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Stephen King's legacy of horror

SCOTT DETROW, HOST:

What's the scariest situation you can imagine? A creepy clown peering up at you from a sewer gutter, beckoning you closer?

(SOUNDBITE OF FILM, "IT")

BILL SKARSGARD: (As Pennywise) Hi, Georgie. What a nice boat. Do you want it back?

DETROW: Being trapped in a blizzard with a murderous spouse?

(SOUNDBITE OF FILM, "THE SHINING")

JACK NICHOLSON: (As Jack Torrance) I said I'm not going to hurt you. I'm just gonna bash your brains.

DETROW: Or maybe it's your high school prom suddenly turning into a fiery bloodbath.

(SOUNDBITE OF FILM, "CARRIE")

UNIDENTIFIED ACTOR: (As character) Somebody open this door.

DETROW: That last scene is from the movie "Carrie." And if you know "Carrie," if you love horror, then you know the work of Stephen King. "Carrie" was King's first book, and it came out 50 years ago this spring. It was turned into the Oscar-nominated film starring Sissy Spacek and Piper Laurie as a daughter and mother in a very unhealthy relationship.

(SOUNDBITE OF FILM, "CARRIE")

SISSY SPACEK: (As Carrie) Stop hurting yourself, Mama.

PIPER LAURIE: (As Margaret White) He's going to laugh at you. They're all going to laugh at you.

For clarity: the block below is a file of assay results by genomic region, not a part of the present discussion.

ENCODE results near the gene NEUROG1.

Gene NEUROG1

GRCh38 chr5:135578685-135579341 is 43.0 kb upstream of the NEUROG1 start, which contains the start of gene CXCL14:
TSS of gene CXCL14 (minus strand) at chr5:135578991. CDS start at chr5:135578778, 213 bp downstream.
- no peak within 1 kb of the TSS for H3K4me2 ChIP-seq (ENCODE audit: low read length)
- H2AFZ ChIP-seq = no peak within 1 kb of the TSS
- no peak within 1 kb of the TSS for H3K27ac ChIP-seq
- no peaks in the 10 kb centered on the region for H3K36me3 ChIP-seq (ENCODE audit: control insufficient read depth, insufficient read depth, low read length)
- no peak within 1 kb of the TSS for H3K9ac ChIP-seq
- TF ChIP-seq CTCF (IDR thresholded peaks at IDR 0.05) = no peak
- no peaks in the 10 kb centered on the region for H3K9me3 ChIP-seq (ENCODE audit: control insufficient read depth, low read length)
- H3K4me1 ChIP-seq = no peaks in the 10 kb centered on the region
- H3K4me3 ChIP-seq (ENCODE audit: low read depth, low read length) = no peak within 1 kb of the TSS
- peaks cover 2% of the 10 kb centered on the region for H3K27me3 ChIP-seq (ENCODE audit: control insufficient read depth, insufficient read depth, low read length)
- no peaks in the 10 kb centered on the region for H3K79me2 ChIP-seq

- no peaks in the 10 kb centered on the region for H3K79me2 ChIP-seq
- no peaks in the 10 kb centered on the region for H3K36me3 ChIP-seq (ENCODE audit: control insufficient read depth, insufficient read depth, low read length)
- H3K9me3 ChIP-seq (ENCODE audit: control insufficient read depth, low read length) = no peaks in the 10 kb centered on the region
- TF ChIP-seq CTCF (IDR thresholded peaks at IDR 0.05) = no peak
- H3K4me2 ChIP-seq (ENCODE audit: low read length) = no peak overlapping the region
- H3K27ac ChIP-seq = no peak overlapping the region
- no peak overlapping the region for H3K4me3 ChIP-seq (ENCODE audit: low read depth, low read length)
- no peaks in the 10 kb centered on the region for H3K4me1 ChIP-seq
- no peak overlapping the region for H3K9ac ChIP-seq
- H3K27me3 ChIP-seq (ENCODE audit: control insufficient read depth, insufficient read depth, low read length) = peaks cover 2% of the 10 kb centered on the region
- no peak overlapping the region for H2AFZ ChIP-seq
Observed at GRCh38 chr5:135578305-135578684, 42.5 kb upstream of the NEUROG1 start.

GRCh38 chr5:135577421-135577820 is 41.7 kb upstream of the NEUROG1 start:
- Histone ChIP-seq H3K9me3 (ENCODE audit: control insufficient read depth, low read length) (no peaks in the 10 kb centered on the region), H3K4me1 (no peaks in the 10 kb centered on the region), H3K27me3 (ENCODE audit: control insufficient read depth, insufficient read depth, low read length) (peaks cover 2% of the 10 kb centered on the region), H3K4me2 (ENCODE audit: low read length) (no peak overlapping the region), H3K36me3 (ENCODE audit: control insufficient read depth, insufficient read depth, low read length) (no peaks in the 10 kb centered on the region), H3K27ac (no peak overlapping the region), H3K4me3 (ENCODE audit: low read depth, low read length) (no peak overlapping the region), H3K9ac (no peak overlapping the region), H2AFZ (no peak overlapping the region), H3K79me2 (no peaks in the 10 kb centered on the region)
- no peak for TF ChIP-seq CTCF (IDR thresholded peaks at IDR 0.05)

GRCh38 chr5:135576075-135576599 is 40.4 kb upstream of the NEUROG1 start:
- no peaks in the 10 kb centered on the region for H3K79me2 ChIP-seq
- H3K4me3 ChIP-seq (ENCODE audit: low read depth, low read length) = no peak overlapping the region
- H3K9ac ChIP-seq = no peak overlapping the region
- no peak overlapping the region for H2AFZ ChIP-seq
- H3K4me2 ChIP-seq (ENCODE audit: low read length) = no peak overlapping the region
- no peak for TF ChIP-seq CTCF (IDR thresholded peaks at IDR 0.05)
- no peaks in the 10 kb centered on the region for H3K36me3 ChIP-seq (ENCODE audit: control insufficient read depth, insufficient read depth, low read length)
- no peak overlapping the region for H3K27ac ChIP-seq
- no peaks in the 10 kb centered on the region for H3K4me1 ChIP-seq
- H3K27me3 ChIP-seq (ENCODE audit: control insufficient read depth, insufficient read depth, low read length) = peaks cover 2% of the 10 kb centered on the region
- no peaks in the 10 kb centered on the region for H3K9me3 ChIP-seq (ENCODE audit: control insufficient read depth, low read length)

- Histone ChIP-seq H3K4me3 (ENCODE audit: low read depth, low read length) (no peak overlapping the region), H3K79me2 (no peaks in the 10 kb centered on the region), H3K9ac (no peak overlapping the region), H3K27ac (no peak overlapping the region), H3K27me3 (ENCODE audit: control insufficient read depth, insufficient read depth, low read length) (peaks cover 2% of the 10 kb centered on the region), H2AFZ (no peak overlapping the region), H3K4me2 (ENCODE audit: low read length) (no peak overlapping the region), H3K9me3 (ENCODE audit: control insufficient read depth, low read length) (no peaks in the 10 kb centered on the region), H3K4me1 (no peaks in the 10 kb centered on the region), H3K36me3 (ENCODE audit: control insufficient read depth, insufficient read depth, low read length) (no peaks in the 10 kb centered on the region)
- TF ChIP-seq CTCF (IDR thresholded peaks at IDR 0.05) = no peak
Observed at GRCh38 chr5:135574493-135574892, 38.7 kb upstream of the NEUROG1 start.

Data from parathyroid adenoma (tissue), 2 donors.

STEPHEN KING: Vampires, rabid dogs, possessed kids, plagues - if it's terrifying, Stephen King has written about it. And Hollywood has continued to mine King's extensive body of work - over 70 novels, over 200 short stories - giving us some of the most memorable moments on screen.

(SOUNDBITE OF FILM, "THE SHINING")

NICHOLSON: (As Jack Torrance) Here's Johnny.

(SOUNDBITE OF FILM, "MISERY")

KATHY BATES: (As Annie Wilkes) I'm your No. 1 fan.

DETROW: Over the past 50 years, the cult of King has exploded. His books, his movies, the man himself have amassed millions of fans and have become iconic fixtures in pop culture.

(SOUNDBITE OF PODCAST, "THE KINGCAST")

ERIC VESPE: There's a universality to King's writing that I think makes him very accessible.

DETROW: Eric Vespe and Scott Wampler host "The Kingcast," a podcast devoted to all things Stephen King.

(SOUNDBITE OF PODCAST, "THE KINGCAST")

SCOTT WAMPLER: It's not until you start trying to read other people and realizing how, you know, just far ahead of the pack King is in terms of being able to craft a story and character that you just really want to follow.

DETROW: But not everyone thinks that King is ahead of the pack. For critics like the late Harold Bloom, he wasn't even in the race. Bloom once called King an immensely inadequate writer on a sentence-by-sentence, paragraph-by-paragraph, book-by-book basis. Ouch. King addressed his critics in a 1993 interview with Charlie Rose.

(SOUNDBITE OF TV SHOW, "CHARLIE ROSE")

KING: There is a feeling among the real critical intelligentsia that anybody who's being read by a lot of people can't be very good because the middle range is fairly low, and that's total bull.